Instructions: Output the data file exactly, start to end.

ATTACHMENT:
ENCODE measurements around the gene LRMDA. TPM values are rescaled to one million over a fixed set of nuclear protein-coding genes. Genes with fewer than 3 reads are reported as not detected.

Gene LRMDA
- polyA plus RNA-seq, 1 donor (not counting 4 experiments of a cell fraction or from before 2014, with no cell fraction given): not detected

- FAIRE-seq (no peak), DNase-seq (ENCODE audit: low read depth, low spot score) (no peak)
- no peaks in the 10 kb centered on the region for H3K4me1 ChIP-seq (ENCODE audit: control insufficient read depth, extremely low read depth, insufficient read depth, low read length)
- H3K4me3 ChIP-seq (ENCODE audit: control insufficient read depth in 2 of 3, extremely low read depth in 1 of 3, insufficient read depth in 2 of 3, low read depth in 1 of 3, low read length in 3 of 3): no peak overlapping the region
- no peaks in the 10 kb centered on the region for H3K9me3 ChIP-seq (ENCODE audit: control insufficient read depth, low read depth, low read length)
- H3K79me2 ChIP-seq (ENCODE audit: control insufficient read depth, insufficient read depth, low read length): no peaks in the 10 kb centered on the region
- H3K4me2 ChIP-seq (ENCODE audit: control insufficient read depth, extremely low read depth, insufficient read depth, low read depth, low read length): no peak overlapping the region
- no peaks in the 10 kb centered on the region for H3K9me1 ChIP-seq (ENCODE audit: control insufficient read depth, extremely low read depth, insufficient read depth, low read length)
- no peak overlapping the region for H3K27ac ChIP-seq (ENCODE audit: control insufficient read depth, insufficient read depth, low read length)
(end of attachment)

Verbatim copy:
ENCODE measurements around the gene LRMDA. TPM values are rescaled to one million over a fixed set of nuclear protein-coding genes. Genes with fewer than 3 reads are reported as not detected.

Gene LRMDA
- polyA plus RNA-seq, 1 donor (not counting 4 experiments of a cell fraction or from before 2014, with no cell fraction given): not detected

- FAIRE-seq (no peak), DNase-seq (ENCODE audit: low read depth, low spot score) (no peak)
- no peaks in the 10 kb centered on the region for H3K4me1 ChIP-seq (ENCODE audit: control insufficient read depth, extremely low read depth, insufficient read depth, low read length)
- H3K4me3 ChIP-seq (ENCODE audit: control insufficient read depth in 2 of 3, extremely low read depth in 1 of 3, insufficient read depth in 2 of 3, low read depth in 1 of 3, low read length in 3 of 3): no peak overlapping the region
- no peaks in the 10 kb centered on the region for H3K9me3 ChIP-seq (ENCODE audit: control insufficient read depth, low read depth, low read length)
- H3K79me2 ChIP-seq (ENCODE audit: control insufficient read depth, insufficient read depth, low read length): no peaks in the 10 kb centered on the region
- H3K4me2 ChIP-seq (ENCODE audit: control insufficient read depth, extremely low read depth, insufficient read depth, low read depth, low read length): no peak overlapping the region
- no peaks in the 10 kb centered on the region for H3K9me1 ChIP-seq (ENCODE audit: control insufficient read depth, extremely low read depth, insufficient read depth, low read length)
- no peak overlapping the region for H3K27ac ChIP-seq (ENCODE audit: control insufficient read depth, insufficient read depth, low read length)